RTS,S, named for the antigen it produces, fuses part of a protein from the parasite to the surface of a hepatitis-B viral particle, stimulating the body’s immune response. This hobbles the parasite’s ability to infect and develop in the liver, its main repository in humans, which gives partial protection against the disease.
The vaccine’s largest test so far, in more than 2,000 children in Mozambique starting in 2003, showed it reduced all cases of clinical malaria by 35 percent and the worst cases of the disease by almost 50 percent.
The Malaria Vaccine Initiative, which helps coordinate world malaria vaccine research and development, aims for a vaccine that is at least 50 percent effective by 2015 and a second-generation product to confer 80 percent or more protection against clinical disease by 2025.
“It may not cover all the bases, but it could cover some of them,” said Dr. Patricia Njuguna, a Kenyan pediatrician who will be one of the principal investigators for the next series of RTS,S human trials.
“Traditional vaccines give 80 to 90 percent protection. Malaria vaccines give less. But perhaps that is all you need.”
Many medical workers in Africa say that while even a partially effective malaria vaccine would be welcome, it would certainly not be the answer to the continent’s health problems.
Stephen Chakaya, a 27-year old medical officer at a rural clinic in Junju outside Kilifi, Kenya, said poverty and hunger were just as destructive as malaria in the community and much harder to address.
“Most of the people around here live on less than $1 per day,” Chakaya noted, standing in his basic clinic that serves nearly 6,000 people in the area.
“We don’t have a lab here. We don’t have a microscope. We don’t have slides, so we can never be sure if a case is malaria or something else. We need investment,” he said.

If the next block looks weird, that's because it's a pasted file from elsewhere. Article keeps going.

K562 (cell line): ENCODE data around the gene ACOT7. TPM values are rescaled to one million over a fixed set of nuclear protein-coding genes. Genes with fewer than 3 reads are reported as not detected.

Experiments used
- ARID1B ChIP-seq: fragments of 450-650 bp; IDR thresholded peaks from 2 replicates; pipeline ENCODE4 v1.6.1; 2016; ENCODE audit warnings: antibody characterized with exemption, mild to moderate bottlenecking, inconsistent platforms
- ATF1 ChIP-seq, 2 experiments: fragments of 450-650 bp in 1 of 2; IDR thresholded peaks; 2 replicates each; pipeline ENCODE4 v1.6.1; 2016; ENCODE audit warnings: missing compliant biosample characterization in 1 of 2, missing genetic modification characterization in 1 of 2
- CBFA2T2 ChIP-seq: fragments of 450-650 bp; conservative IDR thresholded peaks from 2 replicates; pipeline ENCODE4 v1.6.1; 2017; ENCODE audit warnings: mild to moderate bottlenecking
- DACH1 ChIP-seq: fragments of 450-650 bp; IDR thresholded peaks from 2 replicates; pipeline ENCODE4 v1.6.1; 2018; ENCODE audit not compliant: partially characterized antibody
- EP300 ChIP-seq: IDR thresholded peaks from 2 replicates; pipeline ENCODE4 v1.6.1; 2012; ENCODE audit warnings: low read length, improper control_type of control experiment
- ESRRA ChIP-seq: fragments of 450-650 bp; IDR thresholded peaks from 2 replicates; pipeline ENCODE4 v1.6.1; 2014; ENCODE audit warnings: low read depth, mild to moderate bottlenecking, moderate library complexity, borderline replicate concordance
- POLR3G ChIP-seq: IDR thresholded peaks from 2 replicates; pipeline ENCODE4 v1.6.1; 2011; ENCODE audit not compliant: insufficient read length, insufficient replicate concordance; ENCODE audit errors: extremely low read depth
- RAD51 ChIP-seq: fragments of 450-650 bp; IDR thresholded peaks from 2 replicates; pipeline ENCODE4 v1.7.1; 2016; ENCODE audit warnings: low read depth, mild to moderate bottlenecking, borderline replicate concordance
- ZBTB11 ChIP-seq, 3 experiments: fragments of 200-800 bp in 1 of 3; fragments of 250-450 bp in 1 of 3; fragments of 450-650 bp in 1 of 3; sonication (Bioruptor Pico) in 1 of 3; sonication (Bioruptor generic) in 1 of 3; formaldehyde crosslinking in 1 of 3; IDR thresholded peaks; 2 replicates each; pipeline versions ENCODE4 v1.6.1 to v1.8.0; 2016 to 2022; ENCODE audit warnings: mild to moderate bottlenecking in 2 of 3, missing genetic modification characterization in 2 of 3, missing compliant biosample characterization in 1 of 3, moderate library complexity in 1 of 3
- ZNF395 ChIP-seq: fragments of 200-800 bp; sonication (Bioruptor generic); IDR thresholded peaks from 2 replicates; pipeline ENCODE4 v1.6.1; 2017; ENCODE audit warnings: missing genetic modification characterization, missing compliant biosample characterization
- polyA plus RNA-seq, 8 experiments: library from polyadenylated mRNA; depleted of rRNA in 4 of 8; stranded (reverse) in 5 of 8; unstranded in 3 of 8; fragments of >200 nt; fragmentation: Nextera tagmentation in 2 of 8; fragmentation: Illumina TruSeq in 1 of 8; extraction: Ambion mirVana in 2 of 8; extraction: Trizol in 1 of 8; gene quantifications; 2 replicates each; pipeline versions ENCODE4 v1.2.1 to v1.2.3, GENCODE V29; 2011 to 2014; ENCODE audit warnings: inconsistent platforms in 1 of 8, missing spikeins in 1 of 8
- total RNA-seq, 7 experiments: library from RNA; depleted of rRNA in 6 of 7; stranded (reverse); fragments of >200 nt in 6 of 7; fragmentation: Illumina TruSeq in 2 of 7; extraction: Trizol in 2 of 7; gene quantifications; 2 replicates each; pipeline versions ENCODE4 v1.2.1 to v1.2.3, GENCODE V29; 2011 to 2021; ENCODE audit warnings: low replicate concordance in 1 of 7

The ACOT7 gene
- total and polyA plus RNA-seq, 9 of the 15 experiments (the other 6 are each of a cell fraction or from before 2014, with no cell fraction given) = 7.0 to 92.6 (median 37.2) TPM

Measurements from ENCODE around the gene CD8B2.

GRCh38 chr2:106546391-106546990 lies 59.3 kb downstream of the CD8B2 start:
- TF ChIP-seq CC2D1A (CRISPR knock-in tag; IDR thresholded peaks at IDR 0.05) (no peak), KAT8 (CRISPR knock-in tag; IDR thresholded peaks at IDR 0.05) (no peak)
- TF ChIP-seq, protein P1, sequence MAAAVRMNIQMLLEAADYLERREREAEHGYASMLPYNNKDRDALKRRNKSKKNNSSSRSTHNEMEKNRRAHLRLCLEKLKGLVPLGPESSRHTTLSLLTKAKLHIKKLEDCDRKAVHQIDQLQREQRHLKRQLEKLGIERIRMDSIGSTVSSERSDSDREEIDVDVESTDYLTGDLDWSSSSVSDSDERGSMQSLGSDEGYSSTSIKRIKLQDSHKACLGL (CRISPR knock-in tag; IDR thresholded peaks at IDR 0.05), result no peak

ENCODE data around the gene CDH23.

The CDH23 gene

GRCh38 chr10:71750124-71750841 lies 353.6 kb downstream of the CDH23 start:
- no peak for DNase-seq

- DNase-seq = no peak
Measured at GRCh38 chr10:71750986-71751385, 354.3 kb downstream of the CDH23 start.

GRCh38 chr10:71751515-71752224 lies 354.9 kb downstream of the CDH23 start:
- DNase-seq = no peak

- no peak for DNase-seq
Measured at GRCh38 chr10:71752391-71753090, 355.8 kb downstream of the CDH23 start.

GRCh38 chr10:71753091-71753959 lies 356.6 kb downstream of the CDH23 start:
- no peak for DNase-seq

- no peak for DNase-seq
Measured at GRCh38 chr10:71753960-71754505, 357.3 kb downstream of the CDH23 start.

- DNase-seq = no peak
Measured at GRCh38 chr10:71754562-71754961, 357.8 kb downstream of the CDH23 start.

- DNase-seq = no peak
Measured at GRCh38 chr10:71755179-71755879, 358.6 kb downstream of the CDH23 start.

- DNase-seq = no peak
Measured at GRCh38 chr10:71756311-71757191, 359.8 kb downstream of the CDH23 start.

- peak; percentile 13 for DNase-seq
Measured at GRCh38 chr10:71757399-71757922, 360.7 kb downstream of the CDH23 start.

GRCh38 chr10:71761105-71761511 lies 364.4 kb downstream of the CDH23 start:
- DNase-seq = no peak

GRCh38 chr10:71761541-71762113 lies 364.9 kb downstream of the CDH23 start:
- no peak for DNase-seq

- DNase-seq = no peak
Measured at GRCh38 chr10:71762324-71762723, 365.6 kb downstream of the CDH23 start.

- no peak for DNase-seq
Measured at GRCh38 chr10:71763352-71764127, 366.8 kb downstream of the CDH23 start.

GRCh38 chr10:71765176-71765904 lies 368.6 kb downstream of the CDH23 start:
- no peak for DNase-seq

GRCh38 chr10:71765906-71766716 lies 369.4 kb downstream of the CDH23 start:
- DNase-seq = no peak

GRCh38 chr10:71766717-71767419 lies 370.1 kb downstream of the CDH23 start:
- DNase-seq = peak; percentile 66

But researchers say the vaccine push is bringing this investment, helping to supply equipment and expertise that will eventually benefit the community at large.
In Bagamoyo, where the vaccine trials are being run by Tanzania’s Ifakara Health Institute along with the district hospital, vaccine money has helped to purchase new ambulances and equip a bright new pediatric ward that now takes care of all cases of children under 5 admitted to the hospital.
Major investment in bed nets and combination therapies with artimisinin-based drugs have added pressure on the parasite, which already appeared to be on the retreat in at least some areas of Africa.
Wendy O‘Meara, a U.S. epidemiologist working at the KEMRI/Wellcome Center in Kilifi, said reviews of local hospital data showed the mean age of children admitted with malaria had been rising over the past 10 years, a signal that the parasite was becoming rarer.
She said the changes came before bed nets and combination drug therapies were widely available in Kilifi, indicating other factors were responsible.
“There are very few places on the planet where malaria runs its natural course,” she said. “It could be economic development, it could be things we don’t have data on, or aren’t creative enough to think of yet.”
Editing by Maggie Fox and Sara Ledwith